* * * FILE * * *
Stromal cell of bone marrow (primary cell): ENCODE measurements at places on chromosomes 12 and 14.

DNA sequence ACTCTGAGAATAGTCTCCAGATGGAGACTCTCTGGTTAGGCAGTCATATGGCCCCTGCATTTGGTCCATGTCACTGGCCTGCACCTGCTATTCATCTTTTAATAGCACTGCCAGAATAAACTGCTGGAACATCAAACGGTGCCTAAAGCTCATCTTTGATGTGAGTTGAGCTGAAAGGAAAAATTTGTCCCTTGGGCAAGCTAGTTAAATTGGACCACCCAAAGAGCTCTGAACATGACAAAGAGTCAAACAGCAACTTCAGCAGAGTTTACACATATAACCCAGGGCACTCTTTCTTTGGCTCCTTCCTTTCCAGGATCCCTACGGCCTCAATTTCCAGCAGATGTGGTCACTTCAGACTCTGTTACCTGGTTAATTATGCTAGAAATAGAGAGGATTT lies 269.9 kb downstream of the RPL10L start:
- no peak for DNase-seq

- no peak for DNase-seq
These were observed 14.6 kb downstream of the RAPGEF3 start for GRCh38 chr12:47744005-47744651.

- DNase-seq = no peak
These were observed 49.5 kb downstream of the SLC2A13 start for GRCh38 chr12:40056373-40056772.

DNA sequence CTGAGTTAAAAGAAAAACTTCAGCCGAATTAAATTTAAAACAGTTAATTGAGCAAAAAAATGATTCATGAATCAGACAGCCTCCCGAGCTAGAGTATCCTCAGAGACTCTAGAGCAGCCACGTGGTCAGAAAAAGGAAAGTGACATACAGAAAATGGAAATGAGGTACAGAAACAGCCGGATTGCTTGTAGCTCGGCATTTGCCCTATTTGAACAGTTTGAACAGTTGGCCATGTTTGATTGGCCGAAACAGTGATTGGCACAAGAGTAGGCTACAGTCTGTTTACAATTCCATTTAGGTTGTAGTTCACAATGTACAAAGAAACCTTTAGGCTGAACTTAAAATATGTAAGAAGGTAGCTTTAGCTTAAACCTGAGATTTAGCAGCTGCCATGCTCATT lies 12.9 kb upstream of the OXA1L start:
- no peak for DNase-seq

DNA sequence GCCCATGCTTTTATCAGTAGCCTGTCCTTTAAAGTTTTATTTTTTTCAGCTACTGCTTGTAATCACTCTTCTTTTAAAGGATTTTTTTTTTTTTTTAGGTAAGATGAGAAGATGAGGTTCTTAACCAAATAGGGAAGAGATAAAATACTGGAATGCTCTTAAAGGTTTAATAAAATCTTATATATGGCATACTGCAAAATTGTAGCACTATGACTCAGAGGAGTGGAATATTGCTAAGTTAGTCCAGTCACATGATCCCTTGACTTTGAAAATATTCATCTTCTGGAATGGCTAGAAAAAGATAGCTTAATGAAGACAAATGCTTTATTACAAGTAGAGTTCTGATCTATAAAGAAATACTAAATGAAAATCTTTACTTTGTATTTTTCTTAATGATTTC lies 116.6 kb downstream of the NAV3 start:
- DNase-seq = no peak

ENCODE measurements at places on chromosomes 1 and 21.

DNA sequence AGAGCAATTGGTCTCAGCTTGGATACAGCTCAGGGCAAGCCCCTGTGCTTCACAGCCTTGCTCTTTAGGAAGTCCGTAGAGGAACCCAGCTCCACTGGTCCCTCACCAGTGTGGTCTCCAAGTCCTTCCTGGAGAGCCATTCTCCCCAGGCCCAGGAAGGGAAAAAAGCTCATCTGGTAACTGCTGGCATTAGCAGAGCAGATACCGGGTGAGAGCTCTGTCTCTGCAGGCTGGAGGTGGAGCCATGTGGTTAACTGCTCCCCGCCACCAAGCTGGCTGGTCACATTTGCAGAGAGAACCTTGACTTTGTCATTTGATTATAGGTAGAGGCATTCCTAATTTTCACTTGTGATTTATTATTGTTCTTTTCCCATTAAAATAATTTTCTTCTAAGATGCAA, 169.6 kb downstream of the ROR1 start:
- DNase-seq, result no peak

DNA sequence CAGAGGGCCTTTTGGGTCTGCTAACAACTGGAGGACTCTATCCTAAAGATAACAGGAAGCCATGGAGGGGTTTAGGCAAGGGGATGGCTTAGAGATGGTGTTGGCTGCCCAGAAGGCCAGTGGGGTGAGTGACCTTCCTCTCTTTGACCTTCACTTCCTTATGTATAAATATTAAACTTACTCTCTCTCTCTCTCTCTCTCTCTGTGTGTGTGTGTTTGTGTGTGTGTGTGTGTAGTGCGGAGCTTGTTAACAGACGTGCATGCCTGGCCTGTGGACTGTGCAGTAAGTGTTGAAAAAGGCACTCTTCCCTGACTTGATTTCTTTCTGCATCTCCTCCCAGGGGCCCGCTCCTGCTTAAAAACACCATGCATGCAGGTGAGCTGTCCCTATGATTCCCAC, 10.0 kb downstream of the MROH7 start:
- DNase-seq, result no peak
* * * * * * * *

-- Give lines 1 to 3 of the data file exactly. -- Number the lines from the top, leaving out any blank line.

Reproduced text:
Stromal cell of bone marrow (primary cell): ENCODE measurements at places on chromosomes 12 and 14.

DNA sequence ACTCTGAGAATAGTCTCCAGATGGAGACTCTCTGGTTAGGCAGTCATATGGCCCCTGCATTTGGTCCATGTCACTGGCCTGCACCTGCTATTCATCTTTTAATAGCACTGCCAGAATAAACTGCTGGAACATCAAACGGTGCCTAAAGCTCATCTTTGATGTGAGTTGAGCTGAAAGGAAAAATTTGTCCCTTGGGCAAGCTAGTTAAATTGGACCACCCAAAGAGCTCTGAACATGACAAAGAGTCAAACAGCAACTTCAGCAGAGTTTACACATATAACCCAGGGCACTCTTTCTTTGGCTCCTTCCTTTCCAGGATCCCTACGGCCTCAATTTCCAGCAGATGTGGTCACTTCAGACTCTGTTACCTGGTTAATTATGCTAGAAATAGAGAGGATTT lies 269.9 kb downstream of the RPL10L start:
- no peak for DNase-seq